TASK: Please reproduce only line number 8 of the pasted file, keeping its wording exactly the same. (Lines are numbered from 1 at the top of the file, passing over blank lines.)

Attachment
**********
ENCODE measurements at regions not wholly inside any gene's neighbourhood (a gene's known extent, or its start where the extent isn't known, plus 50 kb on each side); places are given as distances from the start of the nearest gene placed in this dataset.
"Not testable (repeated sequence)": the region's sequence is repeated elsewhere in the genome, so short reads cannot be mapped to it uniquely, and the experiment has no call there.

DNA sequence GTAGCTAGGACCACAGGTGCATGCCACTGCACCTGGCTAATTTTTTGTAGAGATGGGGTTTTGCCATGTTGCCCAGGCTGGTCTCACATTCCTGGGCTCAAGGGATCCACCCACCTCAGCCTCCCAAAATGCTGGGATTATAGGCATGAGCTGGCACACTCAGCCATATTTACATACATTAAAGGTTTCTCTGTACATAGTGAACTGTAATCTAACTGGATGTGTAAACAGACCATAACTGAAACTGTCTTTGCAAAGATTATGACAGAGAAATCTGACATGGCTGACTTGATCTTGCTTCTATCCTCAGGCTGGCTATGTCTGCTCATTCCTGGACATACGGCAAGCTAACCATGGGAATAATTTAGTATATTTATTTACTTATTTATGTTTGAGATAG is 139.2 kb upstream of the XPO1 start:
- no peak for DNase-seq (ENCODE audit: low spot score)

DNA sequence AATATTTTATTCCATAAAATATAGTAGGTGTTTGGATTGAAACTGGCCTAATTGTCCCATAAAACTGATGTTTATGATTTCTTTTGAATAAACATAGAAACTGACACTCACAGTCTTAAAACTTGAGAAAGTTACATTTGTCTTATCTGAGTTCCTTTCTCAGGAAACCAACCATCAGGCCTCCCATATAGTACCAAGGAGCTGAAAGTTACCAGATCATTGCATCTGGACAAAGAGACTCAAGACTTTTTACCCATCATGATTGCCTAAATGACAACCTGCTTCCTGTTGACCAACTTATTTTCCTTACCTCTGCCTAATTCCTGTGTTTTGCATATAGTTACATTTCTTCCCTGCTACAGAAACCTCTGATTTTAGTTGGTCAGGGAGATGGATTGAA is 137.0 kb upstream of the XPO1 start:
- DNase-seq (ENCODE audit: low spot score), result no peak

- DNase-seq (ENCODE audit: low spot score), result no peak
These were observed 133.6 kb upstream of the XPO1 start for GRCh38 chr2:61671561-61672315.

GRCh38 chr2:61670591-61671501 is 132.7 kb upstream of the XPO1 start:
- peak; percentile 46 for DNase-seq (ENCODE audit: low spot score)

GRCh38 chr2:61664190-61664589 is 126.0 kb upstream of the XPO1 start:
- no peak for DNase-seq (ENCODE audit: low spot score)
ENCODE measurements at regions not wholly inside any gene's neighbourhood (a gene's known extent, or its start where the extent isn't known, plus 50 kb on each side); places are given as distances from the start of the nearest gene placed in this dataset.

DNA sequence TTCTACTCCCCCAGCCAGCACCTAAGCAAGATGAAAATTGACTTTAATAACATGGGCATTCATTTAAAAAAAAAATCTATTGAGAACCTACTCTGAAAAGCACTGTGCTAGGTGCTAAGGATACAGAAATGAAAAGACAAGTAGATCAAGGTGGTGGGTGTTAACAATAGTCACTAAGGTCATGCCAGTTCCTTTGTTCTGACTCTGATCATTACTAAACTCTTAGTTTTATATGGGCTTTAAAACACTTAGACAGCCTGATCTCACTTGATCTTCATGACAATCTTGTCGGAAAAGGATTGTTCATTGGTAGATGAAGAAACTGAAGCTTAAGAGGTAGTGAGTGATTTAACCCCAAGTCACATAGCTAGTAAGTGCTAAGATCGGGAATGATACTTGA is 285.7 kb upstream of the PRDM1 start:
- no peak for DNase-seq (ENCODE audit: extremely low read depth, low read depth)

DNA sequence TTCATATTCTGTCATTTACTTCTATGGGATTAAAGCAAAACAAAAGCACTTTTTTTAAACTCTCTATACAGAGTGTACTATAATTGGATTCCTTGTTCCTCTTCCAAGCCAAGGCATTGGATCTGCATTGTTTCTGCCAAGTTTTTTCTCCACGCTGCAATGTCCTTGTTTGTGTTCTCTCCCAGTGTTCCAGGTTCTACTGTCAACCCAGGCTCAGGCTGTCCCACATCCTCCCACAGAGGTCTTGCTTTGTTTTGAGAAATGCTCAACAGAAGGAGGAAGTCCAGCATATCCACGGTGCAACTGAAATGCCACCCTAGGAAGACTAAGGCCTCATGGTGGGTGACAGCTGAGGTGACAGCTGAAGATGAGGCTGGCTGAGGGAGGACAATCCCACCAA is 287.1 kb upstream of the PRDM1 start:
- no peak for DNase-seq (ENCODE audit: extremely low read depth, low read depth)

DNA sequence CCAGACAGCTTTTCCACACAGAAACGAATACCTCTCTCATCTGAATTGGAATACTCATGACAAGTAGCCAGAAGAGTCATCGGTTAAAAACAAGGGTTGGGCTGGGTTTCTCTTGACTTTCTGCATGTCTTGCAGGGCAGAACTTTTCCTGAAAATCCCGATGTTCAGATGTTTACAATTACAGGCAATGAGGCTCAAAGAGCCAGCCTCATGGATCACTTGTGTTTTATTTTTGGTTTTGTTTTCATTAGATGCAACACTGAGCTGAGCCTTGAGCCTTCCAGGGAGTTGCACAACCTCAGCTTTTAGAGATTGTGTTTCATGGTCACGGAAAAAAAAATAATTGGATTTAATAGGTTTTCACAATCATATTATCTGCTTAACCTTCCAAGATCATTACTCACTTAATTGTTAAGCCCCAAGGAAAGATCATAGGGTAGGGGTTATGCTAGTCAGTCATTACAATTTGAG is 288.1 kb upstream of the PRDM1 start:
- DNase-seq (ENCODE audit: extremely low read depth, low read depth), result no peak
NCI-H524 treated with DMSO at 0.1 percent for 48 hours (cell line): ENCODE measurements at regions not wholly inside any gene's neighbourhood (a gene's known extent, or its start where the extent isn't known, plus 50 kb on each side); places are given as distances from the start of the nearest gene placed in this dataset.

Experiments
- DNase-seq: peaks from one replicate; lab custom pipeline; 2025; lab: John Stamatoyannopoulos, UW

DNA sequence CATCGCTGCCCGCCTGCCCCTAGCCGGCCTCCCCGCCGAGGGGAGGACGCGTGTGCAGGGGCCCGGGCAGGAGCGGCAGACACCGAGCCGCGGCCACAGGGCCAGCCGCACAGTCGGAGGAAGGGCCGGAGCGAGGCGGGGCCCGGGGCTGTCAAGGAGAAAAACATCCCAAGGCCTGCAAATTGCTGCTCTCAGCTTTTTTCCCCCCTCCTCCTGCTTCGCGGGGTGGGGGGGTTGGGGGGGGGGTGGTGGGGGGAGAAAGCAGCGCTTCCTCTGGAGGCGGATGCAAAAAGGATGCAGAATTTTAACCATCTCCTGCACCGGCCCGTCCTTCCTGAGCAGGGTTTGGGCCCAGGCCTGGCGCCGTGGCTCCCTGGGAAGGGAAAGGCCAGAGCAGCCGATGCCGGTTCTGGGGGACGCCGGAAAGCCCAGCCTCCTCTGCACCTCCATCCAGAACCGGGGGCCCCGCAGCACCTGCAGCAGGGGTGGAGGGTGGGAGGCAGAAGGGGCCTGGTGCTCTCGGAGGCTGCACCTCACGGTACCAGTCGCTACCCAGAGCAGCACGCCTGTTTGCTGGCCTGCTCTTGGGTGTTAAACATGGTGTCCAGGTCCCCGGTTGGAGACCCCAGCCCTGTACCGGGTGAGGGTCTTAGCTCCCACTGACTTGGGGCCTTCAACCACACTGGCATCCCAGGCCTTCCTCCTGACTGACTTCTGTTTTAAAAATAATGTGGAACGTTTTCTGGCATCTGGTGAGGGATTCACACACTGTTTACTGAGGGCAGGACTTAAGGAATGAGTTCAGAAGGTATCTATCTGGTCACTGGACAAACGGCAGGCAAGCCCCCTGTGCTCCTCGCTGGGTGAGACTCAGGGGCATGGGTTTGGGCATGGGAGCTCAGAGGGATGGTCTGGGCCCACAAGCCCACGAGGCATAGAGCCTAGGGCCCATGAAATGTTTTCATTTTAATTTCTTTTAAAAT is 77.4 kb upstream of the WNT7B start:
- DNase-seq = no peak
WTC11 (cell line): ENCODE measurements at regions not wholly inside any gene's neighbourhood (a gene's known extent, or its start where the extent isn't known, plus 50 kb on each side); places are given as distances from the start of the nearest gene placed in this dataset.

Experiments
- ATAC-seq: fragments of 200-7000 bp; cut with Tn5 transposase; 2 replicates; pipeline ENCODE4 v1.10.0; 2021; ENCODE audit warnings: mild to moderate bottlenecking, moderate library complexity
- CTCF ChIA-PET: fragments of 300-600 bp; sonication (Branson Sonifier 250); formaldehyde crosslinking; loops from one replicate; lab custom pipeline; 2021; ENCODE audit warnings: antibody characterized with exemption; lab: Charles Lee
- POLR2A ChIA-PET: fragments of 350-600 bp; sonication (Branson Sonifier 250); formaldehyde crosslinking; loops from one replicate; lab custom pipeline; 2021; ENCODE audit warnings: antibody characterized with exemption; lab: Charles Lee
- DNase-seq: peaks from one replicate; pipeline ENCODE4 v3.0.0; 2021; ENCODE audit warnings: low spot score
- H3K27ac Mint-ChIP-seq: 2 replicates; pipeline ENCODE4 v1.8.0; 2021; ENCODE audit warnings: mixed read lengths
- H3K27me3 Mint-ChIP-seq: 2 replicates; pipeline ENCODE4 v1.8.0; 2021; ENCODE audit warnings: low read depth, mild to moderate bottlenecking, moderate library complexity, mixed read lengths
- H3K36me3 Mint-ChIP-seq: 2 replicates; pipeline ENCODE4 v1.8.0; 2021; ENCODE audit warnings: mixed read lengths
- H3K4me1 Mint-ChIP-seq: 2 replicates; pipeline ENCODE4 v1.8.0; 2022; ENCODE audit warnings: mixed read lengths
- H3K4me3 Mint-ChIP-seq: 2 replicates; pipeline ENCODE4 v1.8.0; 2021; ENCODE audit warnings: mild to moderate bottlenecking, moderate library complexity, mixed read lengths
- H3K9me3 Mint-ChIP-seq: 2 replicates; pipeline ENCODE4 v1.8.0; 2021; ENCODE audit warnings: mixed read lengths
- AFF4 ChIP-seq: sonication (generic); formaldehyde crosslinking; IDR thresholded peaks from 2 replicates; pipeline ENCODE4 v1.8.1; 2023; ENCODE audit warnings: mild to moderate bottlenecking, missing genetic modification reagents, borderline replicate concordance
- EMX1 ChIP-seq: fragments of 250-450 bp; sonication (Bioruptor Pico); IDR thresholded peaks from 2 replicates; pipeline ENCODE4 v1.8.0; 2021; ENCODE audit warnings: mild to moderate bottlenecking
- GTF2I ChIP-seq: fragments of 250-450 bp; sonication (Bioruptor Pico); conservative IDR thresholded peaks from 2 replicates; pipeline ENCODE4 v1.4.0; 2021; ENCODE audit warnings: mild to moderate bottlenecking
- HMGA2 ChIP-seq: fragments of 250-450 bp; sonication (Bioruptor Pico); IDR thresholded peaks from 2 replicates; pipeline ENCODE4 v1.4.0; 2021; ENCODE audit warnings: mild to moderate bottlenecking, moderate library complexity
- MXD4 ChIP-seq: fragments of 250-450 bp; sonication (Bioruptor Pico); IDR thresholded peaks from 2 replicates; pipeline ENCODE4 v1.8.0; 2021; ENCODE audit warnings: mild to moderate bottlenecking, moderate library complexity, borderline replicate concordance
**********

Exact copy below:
These were observed 133.6 kb upstream of the XPO1 start for GRCh38 chr2:61671561-61672315.